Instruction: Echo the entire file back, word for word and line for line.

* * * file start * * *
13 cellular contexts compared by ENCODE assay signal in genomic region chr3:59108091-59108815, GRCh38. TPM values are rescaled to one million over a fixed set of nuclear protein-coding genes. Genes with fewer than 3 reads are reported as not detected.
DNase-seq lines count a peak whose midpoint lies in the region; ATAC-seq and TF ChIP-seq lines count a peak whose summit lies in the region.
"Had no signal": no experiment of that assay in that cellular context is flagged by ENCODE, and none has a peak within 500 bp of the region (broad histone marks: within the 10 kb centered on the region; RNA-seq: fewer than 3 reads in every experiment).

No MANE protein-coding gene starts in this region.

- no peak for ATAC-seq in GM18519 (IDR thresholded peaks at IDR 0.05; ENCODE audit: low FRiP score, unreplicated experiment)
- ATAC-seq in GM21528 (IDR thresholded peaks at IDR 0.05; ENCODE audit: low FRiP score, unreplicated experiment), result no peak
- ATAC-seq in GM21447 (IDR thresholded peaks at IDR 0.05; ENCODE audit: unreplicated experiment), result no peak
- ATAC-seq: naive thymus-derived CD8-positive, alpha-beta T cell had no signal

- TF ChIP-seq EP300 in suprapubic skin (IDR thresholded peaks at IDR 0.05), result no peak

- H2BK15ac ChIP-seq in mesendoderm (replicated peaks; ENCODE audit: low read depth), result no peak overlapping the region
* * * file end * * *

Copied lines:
13 cellular contexts compared by ENCODE assay signal in genomic region chr3:59108091-59108815, GRCh38. TPM values are rescaled to one million over a fixed set of nuclear protein-coding genes. Genes with fewer than 3 reads are reported as not detected.
DNase-seq lines count a peak whose midpoint lies in the region; ATAC-seq and TF ChIP-seq lines count a peak whose summit lies in the region.
"Had no signal": no experiment of that assay in that cellular context is flagged by ENCODE, and none has a peak within 500 bp of the region (broad histone marks: within the 10 kb centered on the region; RNA-seq: fewer than 3 reads in every experiment).

No MANE protein-coding gene starts in this region.

- no peak for ATAC-seq in GM18519 (IDR thresholded peaks at IDR 0.05; ENCODE audit: low FRiP score, unreplicated experiment)
- ATAC-seq in GM21528 (IDR thresholded peaks at IDR 0.05; ENCODE audit: low FRiP score, unreplicated experiment), result no peak
- ATAC-seq in GM21447 (IDR thresholded peaks at IDR 0.05; ENCODE audit: unreplicated experiment), result no peak
- ATAC-seq: naive thymus-derived CD8-positive, alpha-beta T cell had no signal

- TF ChIP-seq EP300 in suprapubic skin (IDR thresholded peaks at IDR 0.05), result no peak

- H2BK15ac ChIP-seq in mesendoderm (replicated peaks; ENCODE audit: low read depth), result no peak overlapping the region